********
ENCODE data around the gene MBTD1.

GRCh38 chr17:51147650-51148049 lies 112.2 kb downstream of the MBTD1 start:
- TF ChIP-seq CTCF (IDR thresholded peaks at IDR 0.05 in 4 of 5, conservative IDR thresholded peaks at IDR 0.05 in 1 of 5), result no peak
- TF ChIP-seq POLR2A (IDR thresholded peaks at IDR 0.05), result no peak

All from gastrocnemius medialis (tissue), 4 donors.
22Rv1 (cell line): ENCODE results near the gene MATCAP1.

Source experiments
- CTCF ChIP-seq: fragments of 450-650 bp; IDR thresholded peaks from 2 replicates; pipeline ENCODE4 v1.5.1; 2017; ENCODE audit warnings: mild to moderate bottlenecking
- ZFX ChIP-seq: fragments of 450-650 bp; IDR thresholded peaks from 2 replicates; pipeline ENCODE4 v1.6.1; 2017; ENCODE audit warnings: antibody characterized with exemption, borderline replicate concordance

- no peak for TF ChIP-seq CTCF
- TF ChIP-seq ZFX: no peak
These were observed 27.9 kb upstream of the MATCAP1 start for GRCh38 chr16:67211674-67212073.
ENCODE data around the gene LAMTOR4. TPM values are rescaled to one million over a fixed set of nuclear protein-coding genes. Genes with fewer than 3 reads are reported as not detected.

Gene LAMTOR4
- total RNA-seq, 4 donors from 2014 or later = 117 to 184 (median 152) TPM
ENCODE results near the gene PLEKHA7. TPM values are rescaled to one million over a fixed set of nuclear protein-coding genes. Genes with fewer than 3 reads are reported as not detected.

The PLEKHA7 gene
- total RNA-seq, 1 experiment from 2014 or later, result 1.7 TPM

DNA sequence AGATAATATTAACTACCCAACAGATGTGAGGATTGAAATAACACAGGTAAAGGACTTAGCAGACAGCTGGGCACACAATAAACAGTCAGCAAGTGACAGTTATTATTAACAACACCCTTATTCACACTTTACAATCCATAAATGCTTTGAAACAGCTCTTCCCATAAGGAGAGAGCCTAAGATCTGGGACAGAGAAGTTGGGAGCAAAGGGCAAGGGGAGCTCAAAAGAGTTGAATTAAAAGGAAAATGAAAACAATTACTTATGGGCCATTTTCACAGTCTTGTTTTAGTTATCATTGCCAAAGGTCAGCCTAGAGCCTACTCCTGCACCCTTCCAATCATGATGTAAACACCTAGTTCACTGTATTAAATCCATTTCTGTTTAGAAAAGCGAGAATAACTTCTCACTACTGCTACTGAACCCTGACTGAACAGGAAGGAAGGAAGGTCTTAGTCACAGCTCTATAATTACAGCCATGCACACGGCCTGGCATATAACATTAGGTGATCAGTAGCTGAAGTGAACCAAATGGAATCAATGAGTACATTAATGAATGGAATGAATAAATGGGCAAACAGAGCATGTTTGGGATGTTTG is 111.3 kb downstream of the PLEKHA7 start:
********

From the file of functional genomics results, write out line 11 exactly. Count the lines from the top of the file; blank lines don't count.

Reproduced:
- TF ChIP-seq ZFX: no peak